- You worry a lot. You wonder "If I don't do this, then what will happen?" or "Will I scar her for life if I don't rush to her every need?" You pay attention to all the details and worry that you are messing up.
- Habit. You are just used to feeding her, it's all you know, because in those first 3 months that IS what you're supposed to do... feed when they wake, or even wake them to feed them. So you're just in pattern now that you aren't sure how to break or if you're supposed to.
- You have strong beliefs. You believe in co-sleeping and being there every step of the way for your child until they are big enough to help themselves. Putting them outside your reach is against what you believe at such a young age.
- It's only a short time that they are little and needing me. You could believe that you know, a year of sleepless nights is nothing, I can survive this no problem.
- You may be so sleepy in the night you aren't awake enough to tackle this, you are going through the motions. Almost like sleep walking... you just routinely get up. You don't even remember doing it really.
- You are on autopilot, in tune with every move or noise, and moving too quickly. You wake instantly when you hear him stir. You go right to him and offer to feed.
- You didn't know it could be any different. You were told that babies don't sleep through the night, so just deal with it. You had no idea it could be better.
- You can't think straight enough to figure this out. You're exhausted from lack of sleep, two kids with you all day, you don't have time to figure this out.
4. Check if you are ready and willing to put the energy into this process right now. Just like with potty training, it won't work if the parents are not interested, not able, or not patient enough at the time the process is happening, same with sleep teaching. I believe parents need to be fully on board and focused, determined, and extremely patient for a few nights to a week to get things moving in a sleepy positive direction... or it just won't work well for any of you.
Maybe you aren't ready emotionally. That's OK! You are hanging on to these last baby moments in the night because this is your last baby... that's OK and so normal! Just recognize your reasons for whatever they are, and wait until you feel ready.
So if you are sick, baby is sick so you've been up a lot extra in the night, you had a rough day or family change recently, etc. then no, today is not the day to start the sleep teaching. Wait until you are physically better and more able to focus on this process. It will go smoother for you in the end if you wait until the time is right.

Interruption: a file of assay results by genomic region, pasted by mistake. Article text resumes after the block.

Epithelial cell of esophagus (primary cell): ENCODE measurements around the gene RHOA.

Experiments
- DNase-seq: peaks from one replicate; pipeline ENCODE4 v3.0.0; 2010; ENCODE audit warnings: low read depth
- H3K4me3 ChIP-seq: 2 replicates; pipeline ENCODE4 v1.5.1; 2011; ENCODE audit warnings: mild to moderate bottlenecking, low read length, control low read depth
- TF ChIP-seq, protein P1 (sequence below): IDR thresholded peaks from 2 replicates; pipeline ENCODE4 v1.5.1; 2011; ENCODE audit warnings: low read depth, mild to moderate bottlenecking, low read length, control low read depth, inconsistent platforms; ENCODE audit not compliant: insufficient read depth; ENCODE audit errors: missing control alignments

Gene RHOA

5. Form a sleep team. You will definitely want your partner's help with this process. It's easier when it's both of you doing the sleep teaching than just one of you. It's easier to go back to old habits or fall asleep mid-diaper change when it's just you at 2 a.m. If there is another person there, even quietly cheerleading you on toward full night's sleep, you're more likely to get the job done.
So talk to your partner about your ideas, thoughts, plan for the night. Tell them specifically what help you want from them. Talk to your pediatrician for reassurance. Most moms who talks to her baby's doctor about sleeping through the night will hear yes, he's ready, he's physically growing and does not need to eat in the night any longer, go forth!
6. Figure out your non-negotiables. There are SO many sleep methods out there. Some you will agree with, others will appall you. Do whatever you're comfortable with. Read up, talk to friends, ask your own mother. Then figure out what you will and won't be willing to do. Thinking about this and having an idea before you go into this process will aid you in sticking to what will work for you.
7. Keep on movin'. It's not going to happen overnight. But I swear to you it can happen in 3-7 days, where you are all sleeping significantly more, if you are determined, putting in effort, working at this. So, stay focused, keep moving toward your goal of sleeping more. Yes, you'll be tired during this week. Yes, it's easier to just give in to nursing quickly, 5 minutes later baby's asleep. BUT that's short-term success. You are working toward long-term success with sleep teaching. You want to sleep 5 hours a night before they turn a year old. That IS possible.
Check in with yourself through this process.
Do only what feels comfortable, what will work.
Ask for help.
SO many moms have been where you are. You aren't alone.
More SPECIFICS in the next part of this series, real HOW-TOs on helping your baby learn to sleep.